$95m Te Papa application not racecourse related

The Te Papa urban transformation funding application is part of an overall $185.8 million of IAF funding in Tauranga. File photo.

Tauranga City Council has lodged an application for more than $95 million worth of funding toward the delivery of 12,500 new homes in the Te Papa peninsula.

However, Council state the application, part of an overall $185.8 million package including four separate Tauranga projects, is not related to the ongoing survey related to the racecourse reserve in Greerton.

The Infrastructure Acceleration Fund application, named Te Papa urban transformation, is the largest of four IAF requests from Council, including those for $54.9 million toward Tauriko West development, $20 million toward Wairakei/Te Tumu Town Centre development and $15.6 million for development at Parau Farms.

The Te Papa urban transformation application is being sought for potential housing development in Gate Pā, Merivale and Yatton areas identified for potential housing solutions in the Te Papa Spatial Plan.

“These areas provide the greatest opportunity in the short to medium term to support growth given current land ownership and ability to achieve positive change for this community including public realm improvements, greater housing choice and increased accessibility to areas such as the city centre and local amenities,” says Tauranga City Council programme director of urban communities Carl Lucca.

The Spatial Plan also lists the Greerton Racecourse Reserve land as a “key project”, with possible future uses including “opportunities for other uses such as comprehensively-developed housing”.

Council is currently running the Greerton Maarawaewae Study in conjunction with Kāinga Ora, to assess options for the 85ha lot of Crown reserve land, which is currently leased by Tauranga Racing Club and Tauranga Golf Club.

Housing is listed as an option, although has received opposition in recent weeks from the current tenants, local iwi and Tauranga MP Simon Bridges.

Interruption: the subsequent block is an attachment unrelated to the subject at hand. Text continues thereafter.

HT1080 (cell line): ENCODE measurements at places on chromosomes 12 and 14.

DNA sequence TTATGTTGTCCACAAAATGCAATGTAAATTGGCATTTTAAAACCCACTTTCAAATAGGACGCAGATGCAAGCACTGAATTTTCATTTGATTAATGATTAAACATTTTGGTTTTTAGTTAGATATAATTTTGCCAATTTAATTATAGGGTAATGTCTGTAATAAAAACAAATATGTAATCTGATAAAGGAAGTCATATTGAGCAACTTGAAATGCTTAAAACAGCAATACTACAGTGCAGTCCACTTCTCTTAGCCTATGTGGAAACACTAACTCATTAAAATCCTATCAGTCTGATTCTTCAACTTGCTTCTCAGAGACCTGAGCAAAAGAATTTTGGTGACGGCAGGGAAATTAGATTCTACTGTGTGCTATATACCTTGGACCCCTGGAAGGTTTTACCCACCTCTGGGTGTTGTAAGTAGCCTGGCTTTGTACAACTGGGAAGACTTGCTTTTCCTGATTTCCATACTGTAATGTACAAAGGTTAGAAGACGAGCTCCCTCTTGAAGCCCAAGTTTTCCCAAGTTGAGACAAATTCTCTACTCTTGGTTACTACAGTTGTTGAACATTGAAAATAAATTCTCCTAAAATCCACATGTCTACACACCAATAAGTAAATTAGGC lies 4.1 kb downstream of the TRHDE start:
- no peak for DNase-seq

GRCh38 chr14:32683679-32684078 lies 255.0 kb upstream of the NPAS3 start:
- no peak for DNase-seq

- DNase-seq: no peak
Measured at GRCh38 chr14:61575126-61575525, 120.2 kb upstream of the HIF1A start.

However, Council state the IAF application is not related to the racecourse.

“The current Greerton Maarawaewae Study is focused on engaging with mana whenua, existing users and the wider community to identify opportunities that will support wellbeing and liveability as Tauranga continues to grow,” says Carl.

“Through this process, the community is being invited to provide ideas to Council on what the best use of this land might be over the next 10 to 50 years.”

As well as 12,500 new homes, the Te Papa urban transformation application regards funding needed for transport and water related issues.

“The funding sought as part of the IAF is part of the larger funding package agreed to through Council’s Long Term Plan to support the integrated land use transport programme, committed to by TCC, Waka Kotahi and Bay of Plenty Regional Council,” says Carl.

“The Spatial Plan focuses on investments within Te Papa peninsula as part of the Western Bay of Plenty sub-region over the next 30 years.  The Spatial Plan will result in significant changes to the way people will move around in the future reducing reliance on motor vehicles sub-regionally and locally, and with on-flow benefits for safety and environmental outcomes. 

“Moreover, the combined approach is critical to maximise efficiency of the transport system, drawing more people into the city centre to work, live and visit, and increasing modal share opportunities.”

Carl states specific opportunities to invest funding through the Te Papa IAF application includes Cameron Road stage two, three-waters related investment including stormwater improvements in the Gate Pā and walking and cycling connections between Merivale and Cameron Road.

“The Central Urban Corridor, from The Tauriko Crossing to Mount Maunganui via Cameron Road, will see the most significant transformation in the sub-region in the next 30 years, with a high frequency public transport system and higher densities – such as apartments, terraced housing, and duplexes - particularly around the hospital and the City Centre.